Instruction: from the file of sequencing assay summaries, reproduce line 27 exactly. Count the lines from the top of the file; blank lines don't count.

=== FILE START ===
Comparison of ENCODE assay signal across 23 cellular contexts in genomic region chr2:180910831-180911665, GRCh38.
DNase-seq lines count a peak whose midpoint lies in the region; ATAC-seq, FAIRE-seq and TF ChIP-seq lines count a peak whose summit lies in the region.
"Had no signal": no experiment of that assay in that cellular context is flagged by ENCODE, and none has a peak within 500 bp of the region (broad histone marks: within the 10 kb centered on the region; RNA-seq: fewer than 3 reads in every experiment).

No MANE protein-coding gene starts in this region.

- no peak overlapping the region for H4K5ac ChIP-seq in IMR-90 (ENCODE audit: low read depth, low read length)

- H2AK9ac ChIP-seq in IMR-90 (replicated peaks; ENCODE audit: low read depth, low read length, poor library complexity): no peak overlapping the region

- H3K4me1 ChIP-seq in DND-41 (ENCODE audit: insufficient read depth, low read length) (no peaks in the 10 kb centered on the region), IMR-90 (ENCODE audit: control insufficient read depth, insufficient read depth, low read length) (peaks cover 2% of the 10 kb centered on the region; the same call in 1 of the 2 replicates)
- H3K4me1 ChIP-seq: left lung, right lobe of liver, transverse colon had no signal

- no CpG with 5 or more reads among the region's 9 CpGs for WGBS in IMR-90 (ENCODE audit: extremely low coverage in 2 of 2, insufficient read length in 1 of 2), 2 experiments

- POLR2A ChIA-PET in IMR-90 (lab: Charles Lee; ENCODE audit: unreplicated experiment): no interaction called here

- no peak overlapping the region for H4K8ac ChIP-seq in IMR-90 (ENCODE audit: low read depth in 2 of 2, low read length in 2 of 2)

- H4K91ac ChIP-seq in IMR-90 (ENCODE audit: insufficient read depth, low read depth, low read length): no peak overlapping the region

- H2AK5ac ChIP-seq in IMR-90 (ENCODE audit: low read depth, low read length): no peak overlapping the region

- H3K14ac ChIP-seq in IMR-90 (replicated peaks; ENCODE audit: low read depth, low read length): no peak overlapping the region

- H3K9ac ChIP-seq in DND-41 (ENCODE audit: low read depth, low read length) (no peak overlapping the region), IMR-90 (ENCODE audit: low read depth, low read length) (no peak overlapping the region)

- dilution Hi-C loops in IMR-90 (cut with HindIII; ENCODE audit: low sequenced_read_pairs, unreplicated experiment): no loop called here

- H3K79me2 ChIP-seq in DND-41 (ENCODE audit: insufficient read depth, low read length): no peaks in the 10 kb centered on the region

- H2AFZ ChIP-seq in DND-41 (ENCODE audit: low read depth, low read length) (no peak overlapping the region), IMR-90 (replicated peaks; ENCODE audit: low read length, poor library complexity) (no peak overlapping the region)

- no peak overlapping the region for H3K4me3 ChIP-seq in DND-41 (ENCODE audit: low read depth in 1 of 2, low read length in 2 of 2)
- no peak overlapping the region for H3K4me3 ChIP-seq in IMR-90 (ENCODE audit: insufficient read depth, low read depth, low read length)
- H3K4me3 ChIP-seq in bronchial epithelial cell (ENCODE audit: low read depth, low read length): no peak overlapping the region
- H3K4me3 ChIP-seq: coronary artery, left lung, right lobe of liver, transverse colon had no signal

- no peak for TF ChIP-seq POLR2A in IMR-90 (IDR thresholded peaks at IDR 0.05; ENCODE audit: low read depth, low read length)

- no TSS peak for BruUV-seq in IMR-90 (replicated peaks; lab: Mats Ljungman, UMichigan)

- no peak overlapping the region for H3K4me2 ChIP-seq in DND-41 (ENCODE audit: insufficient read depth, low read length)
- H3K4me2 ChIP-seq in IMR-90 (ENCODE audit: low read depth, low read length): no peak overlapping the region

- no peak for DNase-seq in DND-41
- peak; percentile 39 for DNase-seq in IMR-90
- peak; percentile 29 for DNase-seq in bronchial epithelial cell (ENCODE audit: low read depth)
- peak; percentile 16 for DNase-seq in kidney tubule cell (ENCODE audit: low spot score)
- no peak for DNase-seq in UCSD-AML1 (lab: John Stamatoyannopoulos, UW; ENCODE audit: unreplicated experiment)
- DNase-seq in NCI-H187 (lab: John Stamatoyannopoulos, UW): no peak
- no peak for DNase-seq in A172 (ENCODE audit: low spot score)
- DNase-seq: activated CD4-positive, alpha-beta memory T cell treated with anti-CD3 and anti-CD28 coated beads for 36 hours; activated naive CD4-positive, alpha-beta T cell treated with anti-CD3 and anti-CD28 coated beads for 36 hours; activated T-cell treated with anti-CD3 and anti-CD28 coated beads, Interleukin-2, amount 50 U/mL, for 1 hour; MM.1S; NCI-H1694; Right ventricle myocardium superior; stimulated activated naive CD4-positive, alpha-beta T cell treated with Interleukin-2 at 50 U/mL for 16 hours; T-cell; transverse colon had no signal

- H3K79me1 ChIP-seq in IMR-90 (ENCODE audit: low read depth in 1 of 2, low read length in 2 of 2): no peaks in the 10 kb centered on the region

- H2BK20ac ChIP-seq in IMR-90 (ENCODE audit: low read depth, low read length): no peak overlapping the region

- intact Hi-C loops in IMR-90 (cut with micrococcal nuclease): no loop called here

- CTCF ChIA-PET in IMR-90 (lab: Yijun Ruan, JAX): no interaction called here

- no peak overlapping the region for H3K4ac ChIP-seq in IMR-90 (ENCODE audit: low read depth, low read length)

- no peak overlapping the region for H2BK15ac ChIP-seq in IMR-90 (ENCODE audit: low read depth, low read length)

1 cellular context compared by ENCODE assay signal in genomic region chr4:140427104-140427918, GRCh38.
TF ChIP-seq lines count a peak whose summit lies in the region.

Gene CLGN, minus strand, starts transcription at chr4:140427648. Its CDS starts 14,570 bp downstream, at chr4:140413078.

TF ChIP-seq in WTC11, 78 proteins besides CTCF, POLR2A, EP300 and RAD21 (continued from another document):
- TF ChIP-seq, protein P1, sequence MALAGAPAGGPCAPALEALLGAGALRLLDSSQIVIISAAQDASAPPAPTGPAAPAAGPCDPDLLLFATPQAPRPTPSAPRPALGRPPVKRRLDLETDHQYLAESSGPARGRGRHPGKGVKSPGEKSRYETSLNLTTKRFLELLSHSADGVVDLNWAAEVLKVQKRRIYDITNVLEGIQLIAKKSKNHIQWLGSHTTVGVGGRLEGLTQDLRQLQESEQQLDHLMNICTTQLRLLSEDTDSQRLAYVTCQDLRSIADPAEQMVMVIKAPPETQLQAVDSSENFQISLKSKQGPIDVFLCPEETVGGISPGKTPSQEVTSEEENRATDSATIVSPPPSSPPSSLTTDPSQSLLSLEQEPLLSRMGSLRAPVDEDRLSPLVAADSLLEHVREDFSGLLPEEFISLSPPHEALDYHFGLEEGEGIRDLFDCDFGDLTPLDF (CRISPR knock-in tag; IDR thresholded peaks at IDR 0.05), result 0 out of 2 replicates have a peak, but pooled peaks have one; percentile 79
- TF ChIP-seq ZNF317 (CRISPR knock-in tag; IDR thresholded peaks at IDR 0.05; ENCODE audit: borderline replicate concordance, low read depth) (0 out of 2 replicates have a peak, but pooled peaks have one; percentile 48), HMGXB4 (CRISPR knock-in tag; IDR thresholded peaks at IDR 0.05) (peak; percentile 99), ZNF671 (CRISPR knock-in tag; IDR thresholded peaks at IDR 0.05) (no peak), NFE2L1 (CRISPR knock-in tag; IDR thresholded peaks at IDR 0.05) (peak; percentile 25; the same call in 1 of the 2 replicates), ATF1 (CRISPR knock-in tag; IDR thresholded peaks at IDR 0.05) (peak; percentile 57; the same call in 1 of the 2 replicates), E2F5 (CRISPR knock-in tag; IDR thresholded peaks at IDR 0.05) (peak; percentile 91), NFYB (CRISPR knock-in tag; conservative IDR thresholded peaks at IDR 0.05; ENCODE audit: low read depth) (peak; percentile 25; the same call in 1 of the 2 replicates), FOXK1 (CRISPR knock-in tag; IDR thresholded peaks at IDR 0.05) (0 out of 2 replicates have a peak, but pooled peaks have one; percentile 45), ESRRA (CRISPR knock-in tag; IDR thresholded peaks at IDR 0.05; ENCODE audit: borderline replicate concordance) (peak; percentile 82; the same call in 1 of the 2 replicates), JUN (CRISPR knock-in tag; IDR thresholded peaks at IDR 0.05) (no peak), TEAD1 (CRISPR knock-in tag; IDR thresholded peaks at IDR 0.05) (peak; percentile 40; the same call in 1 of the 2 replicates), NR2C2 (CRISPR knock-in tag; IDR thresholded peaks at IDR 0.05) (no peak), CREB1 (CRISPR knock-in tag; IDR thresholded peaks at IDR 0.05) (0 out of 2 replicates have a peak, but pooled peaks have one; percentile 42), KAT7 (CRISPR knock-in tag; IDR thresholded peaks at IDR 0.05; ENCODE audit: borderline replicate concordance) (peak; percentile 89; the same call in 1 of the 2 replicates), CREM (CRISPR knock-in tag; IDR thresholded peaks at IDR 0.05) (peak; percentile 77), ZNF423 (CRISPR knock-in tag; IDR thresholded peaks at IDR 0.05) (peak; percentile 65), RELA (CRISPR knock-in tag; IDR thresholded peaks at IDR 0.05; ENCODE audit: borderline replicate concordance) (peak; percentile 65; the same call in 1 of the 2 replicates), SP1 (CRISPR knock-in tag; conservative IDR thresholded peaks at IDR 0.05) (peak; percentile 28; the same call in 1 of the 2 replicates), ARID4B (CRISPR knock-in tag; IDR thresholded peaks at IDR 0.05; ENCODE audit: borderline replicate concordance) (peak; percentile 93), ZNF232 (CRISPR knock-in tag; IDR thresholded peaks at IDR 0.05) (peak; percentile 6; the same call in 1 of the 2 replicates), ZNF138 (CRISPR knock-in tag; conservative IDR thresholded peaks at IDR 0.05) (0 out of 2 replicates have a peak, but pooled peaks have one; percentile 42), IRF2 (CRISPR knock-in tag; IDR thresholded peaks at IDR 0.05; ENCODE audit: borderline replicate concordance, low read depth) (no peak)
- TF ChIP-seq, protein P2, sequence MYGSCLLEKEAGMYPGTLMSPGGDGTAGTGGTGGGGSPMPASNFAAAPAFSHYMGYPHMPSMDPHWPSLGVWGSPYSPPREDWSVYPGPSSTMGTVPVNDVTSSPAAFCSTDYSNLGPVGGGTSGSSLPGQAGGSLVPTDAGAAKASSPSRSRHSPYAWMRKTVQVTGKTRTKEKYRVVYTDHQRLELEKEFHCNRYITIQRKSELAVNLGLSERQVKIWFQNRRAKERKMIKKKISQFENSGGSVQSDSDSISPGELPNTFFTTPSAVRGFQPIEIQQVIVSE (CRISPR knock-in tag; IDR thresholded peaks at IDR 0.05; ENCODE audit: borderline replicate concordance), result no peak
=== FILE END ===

- no peak for DNase-seq in DND-41